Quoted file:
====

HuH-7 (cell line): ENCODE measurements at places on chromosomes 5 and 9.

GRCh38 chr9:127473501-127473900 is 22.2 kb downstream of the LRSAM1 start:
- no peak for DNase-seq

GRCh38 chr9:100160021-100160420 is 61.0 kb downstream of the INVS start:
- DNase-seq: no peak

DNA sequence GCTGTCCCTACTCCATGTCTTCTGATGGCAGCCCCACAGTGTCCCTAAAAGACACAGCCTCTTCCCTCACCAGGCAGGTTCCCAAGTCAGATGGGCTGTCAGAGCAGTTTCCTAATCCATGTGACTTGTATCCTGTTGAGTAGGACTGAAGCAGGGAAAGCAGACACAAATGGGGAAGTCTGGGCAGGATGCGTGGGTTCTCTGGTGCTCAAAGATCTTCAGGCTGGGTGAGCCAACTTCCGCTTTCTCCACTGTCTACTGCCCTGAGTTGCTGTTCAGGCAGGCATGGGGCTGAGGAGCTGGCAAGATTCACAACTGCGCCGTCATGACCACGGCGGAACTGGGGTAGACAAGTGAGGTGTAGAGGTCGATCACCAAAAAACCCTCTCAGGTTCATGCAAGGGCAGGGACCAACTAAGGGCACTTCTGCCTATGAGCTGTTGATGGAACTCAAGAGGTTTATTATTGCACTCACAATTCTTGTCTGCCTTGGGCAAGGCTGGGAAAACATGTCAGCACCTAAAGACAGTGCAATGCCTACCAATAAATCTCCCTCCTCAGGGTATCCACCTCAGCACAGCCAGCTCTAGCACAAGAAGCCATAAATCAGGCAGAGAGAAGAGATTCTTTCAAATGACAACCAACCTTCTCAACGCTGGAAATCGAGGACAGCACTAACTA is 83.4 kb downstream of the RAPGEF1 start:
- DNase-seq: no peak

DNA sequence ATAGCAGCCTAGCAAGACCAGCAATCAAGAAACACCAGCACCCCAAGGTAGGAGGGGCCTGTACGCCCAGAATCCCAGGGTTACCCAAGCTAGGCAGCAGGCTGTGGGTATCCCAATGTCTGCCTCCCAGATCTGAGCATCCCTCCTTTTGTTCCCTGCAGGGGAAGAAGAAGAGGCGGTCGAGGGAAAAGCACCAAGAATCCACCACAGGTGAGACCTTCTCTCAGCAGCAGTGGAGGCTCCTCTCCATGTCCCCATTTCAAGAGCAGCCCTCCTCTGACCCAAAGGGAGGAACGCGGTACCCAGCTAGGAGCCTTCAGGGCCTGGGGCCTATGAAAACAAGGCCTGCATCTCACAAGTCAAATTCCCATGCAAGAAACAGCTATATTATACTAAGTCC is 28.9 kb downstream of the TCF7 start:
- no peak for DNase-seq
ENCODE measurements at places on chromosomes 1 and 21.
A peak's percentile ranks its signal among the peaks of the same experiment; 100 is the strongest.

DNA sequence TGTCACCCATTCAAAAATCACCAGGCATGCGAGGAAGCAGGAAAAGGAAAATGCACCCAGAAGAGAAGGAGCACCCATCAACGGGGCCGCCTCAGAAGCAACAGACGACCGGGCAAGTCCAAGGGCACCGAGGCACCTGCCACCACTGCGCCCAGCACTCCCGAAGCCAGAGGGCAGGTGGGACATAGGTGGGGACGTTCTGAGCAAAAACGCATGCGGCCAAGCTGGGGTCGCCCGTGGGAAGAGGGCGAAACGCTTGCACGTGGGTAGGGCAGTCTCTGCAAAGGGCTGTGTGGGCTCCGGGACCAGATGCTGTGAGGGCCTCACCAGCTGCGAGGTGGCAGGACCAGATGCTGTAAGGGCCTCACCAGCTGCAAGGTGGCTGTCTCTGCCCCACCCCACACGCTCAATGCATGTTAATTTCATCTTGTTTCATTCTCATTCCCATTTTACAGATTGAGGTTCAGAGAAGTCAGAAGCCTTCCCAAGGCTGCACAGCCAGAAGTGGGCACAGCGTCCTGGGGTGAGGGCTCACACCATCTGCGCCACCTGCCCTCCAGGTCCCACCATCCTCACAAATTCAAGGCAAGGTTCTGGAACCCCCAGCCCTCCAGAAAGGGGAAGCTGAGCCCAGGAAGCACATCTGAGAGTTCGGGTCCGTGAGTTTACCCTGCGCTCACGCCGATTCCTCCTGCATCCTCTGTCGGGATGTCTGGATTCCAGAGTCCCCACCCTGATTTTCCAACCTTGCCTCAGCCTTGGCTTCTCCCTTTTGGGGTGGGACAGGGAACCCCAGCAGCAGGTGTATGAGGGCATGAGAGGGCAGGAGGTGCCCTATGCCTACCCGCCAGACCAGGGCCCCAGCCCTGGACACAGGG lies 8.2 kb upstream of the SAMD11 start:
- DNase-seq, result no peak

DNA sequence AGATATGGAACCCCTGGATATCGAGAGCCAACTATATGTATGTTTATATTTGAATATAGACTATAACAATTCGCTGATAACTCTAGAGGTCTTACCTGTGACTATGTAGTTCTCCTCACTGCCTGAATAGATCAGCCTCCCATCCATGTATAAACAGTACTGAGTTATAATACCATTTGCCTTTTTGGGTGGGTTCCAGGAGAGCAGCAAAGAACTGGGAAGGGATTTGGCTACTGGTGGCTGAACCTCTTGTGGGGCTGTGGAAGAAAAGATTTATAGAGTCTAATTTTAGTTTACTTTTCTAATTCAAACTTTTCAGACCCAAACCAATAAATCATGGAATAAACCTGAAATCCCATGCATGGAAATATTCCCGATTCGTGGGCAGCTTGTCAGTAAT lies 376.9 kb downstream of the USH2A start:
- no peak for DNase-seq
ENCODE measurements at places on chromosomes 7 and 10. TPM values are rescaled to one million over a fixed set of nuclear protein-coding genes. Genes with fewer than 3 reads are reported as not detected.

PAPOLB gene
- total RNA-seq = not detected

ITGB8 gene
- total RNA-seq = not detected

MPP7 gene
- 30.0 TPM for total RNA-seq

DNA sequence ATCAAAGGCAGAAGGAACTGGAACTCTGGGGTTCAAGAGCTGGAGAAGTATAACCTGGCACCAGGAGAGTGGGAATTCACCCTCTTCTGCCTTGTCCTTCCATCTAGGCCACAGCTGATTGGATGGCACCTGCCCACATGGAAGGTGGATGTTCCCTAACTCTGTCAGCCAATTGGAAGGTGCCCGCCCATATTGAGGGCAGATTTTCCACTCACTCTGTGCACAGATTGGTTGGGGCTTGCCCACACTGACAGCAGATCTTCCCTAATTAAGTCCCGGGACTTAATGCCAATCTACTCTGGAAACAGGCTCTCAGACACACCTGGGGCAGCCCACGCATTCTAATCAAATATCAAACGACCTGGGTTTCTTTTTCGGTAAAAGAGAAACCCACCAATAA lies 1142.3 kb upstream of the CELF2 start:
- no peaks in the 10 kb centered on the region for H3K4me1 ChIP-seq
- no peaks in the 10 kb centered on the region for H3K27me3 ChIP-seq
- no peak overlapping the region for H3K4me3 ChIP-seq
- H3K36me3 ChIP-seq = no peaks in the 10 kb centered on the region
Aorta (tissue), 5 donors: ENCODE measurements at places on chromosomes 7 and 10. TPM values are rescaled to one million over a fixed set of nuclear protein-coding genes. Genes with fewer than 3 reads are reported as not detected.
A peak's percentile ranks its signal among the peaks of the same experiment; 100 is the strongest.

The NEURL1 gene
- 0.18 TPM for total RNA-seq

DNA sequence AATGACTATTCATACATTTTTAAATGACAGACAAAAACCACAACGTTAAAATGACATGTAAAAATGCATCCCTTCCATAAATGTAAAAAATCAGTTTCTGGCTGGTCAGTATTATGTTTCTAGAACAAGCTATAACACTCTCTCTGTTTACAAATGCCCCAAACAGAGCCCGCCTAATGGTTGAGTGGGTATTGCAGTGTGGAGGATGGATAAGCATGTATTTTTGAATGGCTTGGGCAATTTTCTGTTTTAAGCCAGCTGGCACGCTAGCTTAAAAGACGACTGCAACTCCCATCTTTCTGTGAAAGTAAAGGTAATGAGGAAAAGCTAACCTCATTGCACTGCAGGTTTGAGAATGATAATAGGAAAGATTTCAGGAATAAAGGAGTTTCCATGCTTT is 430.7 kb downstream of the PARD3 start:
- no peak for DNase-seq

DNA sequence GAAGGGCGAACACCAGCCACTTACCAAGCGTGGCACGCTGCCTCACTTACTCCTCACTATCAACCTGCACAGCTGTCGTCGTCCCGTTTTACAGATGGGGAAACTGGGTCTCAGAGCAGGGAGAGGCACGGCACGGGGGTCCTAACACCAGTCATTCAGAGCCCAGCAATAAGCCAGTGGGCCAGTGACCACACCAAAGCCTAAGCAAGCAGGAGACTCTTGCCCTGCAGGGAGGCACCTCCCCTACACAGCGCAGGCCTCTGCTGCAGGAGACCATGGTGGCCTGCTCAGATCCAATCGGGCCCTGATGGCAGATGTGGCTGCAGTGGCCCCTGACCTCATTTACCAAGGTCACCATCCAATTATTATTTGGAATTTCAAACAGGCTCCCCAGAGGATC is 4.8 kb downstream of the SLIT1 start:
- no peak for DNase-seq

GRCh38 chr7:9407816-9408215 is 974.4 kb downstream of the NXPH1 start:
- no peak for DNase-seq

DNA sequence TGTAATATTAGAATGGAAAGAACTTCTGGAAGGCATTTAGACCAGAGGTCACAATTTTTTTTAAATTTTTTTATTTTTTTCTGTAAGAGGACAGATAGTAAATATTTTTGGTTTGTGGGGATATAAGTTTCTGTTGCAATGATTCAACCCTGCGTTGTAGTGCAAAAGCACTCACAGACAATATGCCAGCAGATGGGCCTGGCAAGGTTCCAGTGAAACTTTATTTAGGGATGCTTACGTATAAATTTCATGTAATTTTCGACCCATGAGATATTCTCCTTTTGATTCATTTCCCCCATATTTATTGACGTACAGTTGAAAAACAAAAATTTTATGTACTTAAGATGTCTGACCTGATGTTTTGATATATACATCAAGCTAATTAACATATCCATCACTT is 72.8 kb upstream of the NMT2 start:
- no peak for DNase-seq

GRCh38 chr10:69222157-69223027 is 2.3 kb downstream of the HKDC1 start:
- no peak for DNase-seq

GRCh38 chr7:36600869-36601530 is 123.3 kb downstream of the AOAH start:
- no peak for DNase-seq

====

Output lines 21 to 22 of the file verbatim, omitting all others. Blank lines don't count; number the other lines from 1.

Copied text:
MPP7 gene
- 30.0 TPM for total RNA-seq